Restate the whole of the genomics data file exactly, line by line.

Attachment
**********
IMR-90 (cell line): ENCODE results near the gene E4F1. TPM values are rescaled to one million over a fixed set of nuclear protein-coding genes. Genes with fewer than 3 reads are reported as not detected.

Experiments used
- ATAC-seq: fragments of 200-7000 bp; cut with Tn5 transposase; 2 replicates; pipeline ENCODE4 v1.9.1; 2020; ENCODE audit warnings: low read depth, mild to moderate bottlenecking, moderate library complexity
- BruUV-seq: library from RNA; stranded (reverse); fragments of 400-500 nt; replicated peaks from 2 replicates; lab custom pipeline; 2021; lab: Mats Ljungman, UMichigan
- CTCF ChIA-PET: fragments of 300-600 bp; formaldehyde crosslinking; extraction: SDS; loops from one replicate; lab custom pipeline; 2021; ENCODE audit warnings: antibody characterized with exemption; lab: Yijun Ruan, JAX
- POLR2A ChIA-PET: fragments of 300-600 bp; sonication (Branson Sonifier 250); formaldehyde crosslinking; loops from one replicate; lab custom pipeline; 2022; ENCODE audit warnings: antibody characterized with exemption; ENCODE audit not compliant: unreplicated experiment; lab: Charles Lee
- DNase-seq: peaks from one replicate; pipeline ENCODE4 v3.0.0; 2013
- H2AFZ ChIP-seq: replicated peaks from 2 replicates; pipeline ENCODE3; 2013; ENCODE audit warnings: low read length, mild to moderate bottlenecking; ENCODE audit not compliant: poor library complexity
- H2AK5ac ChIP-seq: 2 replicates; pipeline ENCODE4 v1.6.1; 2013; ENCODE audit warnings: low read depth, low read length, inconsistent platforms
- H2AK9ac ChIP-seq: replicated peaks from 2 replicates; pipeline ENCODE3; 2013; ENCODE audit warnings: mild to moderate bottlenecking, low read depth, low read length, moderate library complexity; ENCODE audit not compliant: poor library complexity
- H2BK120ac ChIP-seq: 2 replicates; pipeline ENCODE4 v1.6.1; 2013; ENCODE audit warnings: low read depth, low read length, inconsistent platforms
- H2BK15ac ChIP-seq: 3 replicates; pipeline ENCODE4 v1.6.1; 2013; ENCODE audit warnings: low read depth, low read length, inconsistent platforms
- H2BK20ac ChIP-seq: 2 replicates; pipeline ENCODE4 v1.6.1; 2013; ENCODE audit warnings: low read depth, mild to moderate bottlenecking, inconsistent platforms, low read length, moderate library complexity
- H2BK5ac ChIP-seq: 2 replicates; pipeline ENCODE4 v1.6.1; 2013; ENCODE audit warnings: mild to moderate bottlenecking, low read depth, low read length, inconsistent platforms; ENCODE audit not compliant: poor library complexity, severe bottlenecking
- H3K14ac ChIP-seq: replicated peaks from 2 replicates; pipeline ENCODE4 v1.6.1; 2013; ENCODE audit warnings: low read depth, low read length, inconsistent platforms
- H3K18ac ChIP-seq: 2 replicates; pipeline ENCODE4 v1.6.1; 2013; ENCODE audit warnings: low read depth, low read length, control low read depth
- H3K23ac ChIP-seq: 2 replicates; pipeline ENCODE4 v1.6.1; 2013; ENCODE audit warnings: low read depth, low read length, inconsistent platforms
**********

IMR-90 (cell line): ENCODE results near the gene E4F1. TPM values are rescaled to one million over a fixed set of nuclear protein-coding genes. Genes with fewer than 3 reads are reported as not detected.

Experiments used
- ATAC-seq: fragments of 200-7000 bp; cut with Tn5 transposase; 2 replicates; pipeline ENCODE4 v1.9.1; 2020; ENCODE audit warnings: low read depth, mild to moderate bottlenecking, moderate library complexity
- BruUV-seq: library from RNA; stranded (reverse); fragments of 400-500 nt; replicated peaks from 2 replicates; lab custom pipeline; 2021; lab: Mats Ljungman, UMichigan
- CTCF ChIA-PET: fragments of 300-600 bp; formaldehyde crosslinking; extraction: SDS; loops from one replicate; lab custom pipeline; 2021; ENCODE audit warnings: antibody characterized with exemption; lab: Yijun Ruan, JAX
- POLR2A ChIA-PET: fragments of 300-600 bp; sonication (Branson Sonifier 250); formaldehyde crosslinking; loops from one replicate; lab custom pipeline; 2022; ENCODE audit warnings: antibody characterized with exemption; ENCODE audit not compliant: unreplicated experiment; lab: Charles Lee
- DNase-seq: peaks from one replicate; pipeline ENCODE4 v3.0.0; 2013
- H2AFZ ChIP-seq: replicated peaks from 2 replicates; pipeline ENCODE3; 2013; ENCODE audit warnings: low read length, mild to moderate bottlenecking; ENCODE audit not compliant: poor library complexity
- H2AK5ac ChIP-seq: 2 replicates; pipeline ENCODE4 v1.6.1; 2013; ENCODE audit warnings: low read depth, low read length, inconsistent platforms
- H2AK9ac ChIP-seq: replicated peaks from 2 replicates; pipeline ENCODE3; 2013; ENCODE audit warnings: mild to moderate bottlenecking, low read depth, low read length, moderate library complexity; ENCODE audit not compliant: poor library complexity
- H2BK120ac ChIP-seq: 2 replicates; pipeline ENCODE4 v1.6.1; 2013; ENCODE audit warnings: low read depth, low read length, inconsistent platforms
- H2BK15ac ChIP-seq: 3 replicates; pipeline ENCODE4 v1.6.1; 2013; ENCODE audit warnings: low read depth, low read length, inconsistent platforms
- H2BK20ac ChIP-seq: 2 replicates; pipeline ENCODE4 v1.6.1; 2013; ENCODE audit warnings: low read depth, mild to moderate bottlenecking, inconsistent platforms, low read length, moderate library complexity
- H2BK5ac ChIP-seq: 2 replicates; pipeline ENCODE4 v1.6.1; 2013; ENCODE audit warnings: mild to moderate bottlenecking, low read depth, low read length, inconsistent platforms; ENCODE audit not compliant: poor library complexity, severe bottlenecking
- H3K14ac ChIP-seq: replicated peaks from 2 replicates; pipeline ENCODE4 v1.6.1; 2013; ENCODE audit warnings: low read depth, low read length, inconsistent platforms
- H3K18ac ChIP-seq: 2 replicates; pipeline ENCODE4 v1.6.1; 2013; ENCODE audit warnings: low read depth, low read length, control low read depth
- H3K23ac ChIP-seq: 2 replicates; pipeline ENCODE4 v1.6.1; 2013; ENCODE audit warnings: low read depth, low read length, inconsistent platforms